Monday, February 20, 2012

Interactive HTML5 Video

So a good friend of mine who does video capture/editing for a living hit (Adam Kitter Media) me up the other day asking about interactive videos. In his opinion, they are the future of video online. Based on things I've seen online, I do not disagree. So he was asking me if I'd be interested in perhaps doing some of the programmatic work. Having no experience with video, I said I'd have to do some research on it. However, what I could say with certainty at that point was that there are two main video formats right now: Flash and HTML5. Since Flash is slowly being phased out, I told him the way to implement it should be HTML5.

Like video, my experience with HTML5 was almost zero so I had to learn some of things required. The first thing I learned was that putting a video on a page with HTML5 is very easy! Honestly, I spent more time trying to locate a video file in .mp4 and .ogg on my computer than getting the thing to work.

Code required to play a video in HTML5:
< html>
    < body>
        < video id="theVideo" width="480" height="360" controls="controls">
            < source src="fileName.mp4" type="video/mp4" />
            < source src="fileName.ogg" type="video/ogg" />
            Your browser does not support the video tag.
        < /video>
    < /body>
< /html>

The keen observer will note, that there are two video files within the video tag above. In the perfect world, one file format would work for all browsers (hehe or there would one browser to rule them all), however we do not live in a perfect world and not every browser supports all file types. As of this writing, the HTML5 video player supports three file types: MP4, WebM, and OGG. A combination of two of those file formats should cover all the major HTML5-supporting browsers (IE 9+, FF 4+, Chrome 6+, Safari 5+, and Opera 10.6+). If I use the code snippet above as an example, Safari loads the .mp4 video just fine, but Firefox does not and it falls back on the .ogg file. If the browser supports none of video files or does not support HTML5 video, you will get the error message.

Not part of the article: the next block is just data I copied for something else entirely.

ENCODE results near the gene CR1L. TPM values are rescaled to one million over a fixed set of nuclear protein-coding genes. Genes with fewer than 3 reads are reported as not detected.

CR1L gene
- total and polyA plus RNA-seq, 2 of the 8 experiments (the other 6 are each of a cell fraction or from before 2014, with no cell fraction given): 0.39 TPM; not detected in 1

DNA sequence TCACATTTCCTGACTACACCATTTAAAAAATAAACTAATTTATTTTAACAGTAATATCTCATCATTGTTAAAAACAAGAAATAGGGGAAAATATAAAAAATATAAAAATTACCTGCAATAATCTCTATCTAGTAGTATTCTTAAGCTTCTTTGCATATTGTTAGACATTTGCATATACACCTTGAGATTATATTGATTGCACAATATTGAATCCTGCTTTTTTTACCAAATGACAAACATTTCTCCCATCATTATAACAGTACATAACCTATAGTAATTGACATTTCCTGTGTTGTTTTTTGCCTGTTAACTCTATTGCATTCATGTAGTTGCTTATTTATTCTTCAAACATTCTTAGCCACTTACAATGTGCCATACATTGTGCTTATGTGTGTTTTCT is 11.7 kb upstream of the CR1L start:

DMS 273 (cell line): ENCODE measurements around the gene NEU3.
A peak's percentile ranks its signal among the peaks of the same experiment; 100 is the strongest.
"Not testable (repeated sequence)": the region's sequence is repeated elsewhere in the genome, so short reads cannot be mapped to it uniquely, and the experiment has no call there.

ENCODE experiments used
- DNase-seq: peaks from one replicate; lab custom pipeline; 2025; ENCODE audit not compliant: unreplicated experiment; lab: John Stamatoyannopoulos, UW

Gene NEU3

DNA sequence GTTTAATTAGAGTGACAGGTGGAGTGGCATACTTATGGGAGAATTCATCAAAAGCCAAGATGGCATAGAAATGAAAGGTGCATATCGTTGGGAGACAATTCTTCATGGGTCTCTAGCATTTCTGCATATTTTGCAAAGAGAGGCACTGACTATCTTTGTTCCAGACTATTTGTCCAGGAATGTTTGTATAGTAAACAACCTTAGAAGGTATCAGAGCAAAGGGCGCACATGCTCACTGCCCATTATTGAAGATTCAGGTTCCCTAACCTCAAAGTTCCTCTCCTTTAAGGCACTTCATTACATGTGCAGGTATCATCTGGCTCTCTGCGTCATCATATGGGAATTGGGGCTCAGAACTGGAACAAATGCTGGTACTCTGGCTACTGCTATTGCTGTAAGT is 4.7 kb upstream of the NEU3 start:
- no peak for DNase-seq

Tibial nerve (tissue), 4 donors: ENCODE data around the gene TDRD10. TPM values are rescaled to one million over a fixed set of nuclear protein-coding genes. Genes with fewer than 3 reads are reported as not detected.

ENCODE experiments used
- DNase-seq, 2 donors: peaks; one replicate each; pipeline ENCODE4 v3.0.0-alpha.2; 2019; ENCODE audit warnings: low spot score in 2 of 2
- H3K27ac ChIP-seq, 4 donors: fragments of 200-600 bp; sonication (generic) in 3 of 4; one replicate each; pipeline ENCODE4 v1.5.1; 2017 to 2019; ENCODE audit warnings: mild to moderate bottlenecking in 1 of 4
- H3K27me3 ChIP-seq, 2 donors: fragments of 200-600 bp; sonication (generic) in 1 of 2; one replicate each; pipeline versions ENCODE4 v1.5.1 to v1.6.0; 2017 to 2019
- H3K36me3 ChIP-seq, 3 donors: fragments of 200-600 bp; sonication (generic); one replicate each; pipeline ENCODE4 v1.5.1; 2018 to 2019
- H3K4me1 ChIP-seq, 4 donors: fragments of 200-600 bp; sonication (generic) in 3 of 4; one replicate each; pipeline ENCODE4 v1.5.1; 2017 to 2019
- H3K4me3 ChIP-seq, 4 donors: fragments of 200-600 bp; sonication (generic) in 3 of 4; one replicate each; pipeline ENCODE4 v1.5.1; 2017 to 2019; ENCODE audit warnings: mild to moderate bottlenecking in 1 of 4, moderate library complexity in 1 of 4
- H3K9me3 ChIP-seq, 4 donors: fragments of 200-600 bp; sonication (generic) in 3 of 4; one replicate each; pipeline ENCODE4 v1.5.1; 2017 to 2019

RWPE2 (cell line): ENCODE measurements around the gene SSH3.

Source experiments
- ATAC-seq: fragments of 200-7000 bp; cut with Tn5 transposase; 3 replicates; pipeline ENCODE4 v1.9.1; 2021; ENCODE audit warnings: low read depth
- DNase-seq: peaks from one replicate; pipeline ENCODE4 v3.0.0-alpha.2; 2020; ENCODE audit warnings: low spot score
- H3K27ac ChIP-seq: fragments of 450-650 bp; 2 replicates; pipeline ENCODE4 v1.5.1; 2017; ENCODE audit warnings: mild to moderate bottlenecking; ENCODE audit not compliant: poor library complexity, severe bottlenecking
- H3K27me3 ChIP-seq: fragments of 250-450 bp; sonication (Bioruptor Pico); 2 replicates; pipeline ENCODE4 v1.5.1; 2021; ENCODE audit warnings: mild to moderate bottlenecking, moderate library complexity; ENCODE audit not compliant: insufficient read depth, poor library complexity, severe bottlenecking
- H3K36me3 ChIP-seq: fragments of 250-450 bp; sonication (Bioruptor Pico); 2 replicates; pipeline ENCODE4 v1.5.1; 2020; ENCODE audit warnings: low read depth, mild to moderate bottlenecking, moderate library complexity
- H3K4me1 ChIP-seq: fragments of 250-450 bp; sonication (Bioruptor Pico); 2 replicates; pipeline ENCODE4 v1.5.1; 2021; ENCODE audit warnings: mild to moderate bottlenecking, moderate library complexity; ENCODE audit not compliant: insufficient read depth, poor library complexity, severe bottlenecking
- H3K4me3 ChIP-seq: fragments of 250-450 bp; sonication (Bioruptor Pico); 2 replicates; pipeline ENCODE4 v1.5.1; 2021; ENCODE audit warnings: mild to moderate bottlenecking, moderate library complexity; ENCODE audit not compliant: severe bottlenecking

The code snippet above isn't very interactive (minus the play/pause button), so I began looking for ways to move about the video to make it "interactive". For a first-pass implementation, I decided to create a set of "buttons" that allow the user to jump around the video (read: colored divs with onclick events).

For this implementation, I made use of two important time fields: currentTime and duration (there are others). Both are fairly self explanatory, duration is the length of the video, and currentTime is the time index the video is currently on - both values are seconds as counted in floats.

From my research, I gathered that there are a number of ways to implement the "buttons" I wanted. However, I decided to use jQuery to handle the onclick events. Basically, I had each button adjust the currentTime attribute to a different point in the movie (beginning, 1/3, 2/3, end).

$('#link1').click(function() {
    var video = document.getElementById("theVideo");
    video.currentTime = 0;

$('#link2').click(function() {
    var video = document.getElementById("theVideo");
    video.currentTime = (video.duration - (video.duration * 0.666));

$('#link3').click(function() {
    var video = document.getElementById("theVideo");
    video.currentTime = (video.duration - (video.duration * 0.333));

$('#link4').click(function() {
    var video = document.getElementById("theVideo");
    video.currentTime = video.duration - 1;

Once I had the time index changing working I just slapped a little styling on the buttons and voila! My first pseudo-interactive HTML5 video player. In retrospect, the most difficult of building this was locating a place to host the videos for this blog post.

I still have a ways to go before I'm up to the likes of these videos but at least I have something to look forward to:

My Interactive Video

FYI: The buttons work even if the video hasn't buffered yet, just look at the progress bar.

Jump to Beginning of movie
Jump 1/3 of the way into the movie.
Jump 2/3 of the way into the movie.
Jump to End the movie.

For my next experiment into HTML5 video, I'm going to do some more research into the canvas to see if I can't make the buttons right within the video.

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